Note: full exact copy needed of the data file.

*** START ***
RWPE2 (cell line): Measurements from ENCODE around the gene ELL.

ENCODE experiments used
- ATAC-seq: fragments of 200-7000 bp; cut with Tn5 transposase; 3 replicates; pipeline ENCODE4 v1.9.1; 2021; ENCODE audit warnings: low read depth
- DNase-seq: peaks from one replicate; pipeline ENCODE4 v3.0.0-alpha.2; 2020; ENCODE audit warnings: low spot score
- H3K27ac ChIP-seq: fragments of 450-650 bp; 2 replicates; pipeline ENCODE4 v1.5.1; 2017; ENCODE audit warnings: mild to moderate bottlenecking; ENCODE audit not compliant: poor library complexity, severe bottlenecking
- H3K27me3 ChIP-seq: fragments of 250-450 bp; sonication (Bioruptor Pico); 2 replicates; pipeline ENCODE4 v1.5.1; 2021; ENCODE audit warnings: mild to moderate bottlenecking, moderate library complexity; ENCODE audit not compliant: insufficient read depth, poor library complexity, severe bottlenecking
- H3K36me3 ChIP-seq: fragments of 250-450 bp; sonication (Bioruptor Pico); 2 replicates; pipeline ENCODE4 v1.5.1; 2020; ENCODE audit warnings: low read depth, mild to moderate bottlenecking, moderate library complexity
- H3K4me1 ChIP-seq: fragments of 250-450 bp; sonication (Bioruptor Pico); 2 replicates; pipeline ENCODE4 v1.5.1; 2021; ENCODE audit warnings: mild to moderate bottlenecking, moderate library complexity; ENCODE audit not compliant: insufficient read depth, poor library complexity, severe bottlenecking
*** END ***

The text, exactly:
RWPE2 (cell line): Measurements from ENCODE around the gene ELL.

ENCODE experiments used
- ATAC-seq: fragments of 200-7000 bp; cut with Tn5 transposase; 3 replicates; pipeline ENCODE4 v1.9.1; 2021; ENCODE audit warnings: low read depth
- DNase-seq: peaks from one replicate; pipeline ENCODE4 v3.0.0-alpha.2; 2020; ENCODE audit warnings: low spot score
- H3K27ac ChIP-seq: fragments of 450-650 bp; 2 replicates; pipeline ENCODE4 v1.5.1; 2017; ENCODE audit warnings: mild to moderate bottlenecking; ENCODE audit not compliant: poor library complexity, severe bottlenecking
- H3K27me3 ChIP-seq: fragments of 250-450 bp; sonication (Bioruptor Pico); 2 replicates; pipeline ENCODE4 v1.5.1; 2021; ENCODE audit warnings: mild to moderate bottlenecking, moderate library complexity; ENCODE audit not compliant: insufficient read depth, poor library complexity, severe bottlenecking
- H3K36me3 ChIP-seq: fragments of 250-450 bp; sonication (Bioruptor Pico); 2 replicates; pipeline ENCODE4 v1.5.1; 2020; ENCODE audit warnings: low read depth, mild to moderate bottlenecking, moderate library complexity
- H3K4me1 ChIP-seq: fragments of 250-450 bp; sonication (Bioruptor Pico); 2 replicates; pipeline ENCODE4 v1.5.1; 2021; ENCODE audit warnings: mild to moderate bottlenecking, moderate library complexity; ENCODE audit not compliant: insufficient read depth, poor library complexity, severe bottlenecking